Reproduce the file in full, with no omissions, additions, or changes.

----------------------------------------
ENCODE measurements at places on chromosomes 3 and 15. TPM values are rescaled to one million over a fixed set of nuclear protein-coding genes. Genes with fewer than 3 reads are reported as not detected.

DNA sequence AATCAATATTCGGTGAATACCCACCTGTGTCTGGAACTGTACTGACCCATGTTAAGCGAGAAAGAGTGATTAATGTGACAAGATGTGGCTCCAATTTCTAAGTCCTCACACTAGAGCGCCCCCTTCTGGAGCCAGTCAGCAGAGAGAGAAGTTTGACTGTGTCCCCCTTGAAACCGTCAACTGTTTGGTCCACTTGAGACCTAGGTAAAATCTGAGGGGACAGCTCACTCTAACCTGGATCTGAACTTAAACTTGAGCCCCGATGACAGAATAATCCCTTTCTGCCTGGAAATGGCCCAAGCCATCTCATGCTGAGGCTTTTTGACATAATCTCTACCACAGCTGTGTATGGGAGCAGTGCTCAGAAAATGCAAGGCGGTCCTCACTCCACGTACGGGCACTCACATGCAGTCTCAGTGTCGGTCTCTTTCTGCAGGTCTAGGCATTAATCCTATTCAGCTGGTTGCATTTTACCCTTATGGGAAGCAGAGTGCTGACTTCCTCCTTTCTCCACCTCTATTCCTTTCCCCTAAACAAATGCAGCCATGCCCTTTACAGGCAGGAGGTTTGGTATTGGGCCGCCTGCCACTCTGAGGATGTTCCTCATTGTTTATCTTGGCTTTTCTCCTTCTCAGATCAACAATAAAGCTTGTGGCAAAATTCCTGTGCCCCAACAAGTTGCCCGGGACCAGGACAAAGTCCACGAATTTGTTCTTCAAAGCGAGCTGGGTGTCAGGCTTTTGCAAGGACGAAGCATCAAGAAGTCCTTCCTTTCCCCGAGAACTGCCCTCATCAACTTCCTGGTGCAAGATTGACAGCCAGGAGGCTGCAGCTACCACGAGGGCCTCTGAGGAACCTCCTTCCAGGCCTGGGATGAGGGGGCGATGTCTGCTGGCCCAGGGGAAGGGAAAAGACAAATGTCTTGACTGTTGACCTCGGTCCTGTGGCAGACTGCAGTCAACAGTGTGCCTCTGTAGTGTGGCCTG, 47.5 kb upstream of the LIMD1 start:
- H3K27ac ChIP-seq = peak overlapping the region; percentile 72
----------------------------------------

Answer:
ENCODE measurements at places on chromosomes 3 and 15. TPM values are rescaled to one million over a fixed set of nuclear protein-coding genes. Genes with fewer than 3 reads are reported as not detected.

DNA sequence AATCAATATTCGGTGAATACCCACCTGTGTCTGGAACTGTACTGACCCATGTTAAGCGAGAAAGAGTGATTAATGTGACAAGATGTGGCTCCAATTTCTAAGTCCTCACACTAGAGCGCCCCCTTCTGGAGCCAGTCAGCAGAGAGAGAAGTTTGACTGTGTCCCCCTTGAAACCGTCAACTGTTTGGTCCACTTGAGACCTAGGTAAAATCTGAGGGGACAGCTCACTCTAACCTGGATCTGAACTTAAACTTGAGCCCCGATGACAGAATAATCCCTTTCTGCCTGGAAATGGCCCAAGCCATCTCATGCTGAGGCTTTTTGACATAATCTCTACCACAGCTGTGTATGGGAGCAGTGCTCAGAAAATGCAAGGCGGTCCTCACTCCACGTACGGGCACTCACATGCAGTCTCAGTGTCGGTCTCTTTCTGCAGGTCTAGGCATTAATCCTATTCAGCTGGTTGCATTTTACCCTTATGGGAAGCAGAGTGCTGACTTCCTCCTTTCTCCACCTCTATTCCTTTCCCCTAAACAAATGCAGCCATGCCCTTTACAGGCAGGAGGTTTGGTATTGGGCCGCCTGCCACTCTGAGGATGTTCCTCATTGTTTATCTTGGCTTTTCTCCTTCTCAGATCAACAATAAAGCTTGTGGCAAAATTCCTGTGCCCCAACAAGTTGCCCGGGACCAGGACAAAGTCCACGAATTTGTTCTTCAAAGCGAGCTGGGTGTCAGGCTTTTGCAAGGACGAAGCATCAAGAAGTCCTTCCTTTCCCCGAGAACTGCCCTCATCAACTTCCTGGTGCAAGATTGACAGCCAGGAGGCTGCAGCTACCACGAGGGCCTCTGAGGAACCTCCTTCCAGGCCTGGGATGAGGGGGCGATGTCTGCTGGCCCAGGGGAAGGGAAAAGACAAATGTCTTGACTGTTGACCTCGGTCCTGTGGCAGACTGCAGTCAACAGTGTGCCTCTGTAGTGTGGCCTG, 47.5 kb upstream of the LIMD1 start:
- H3K27ac ChIP-seq = peak overlapping the region; percentile 72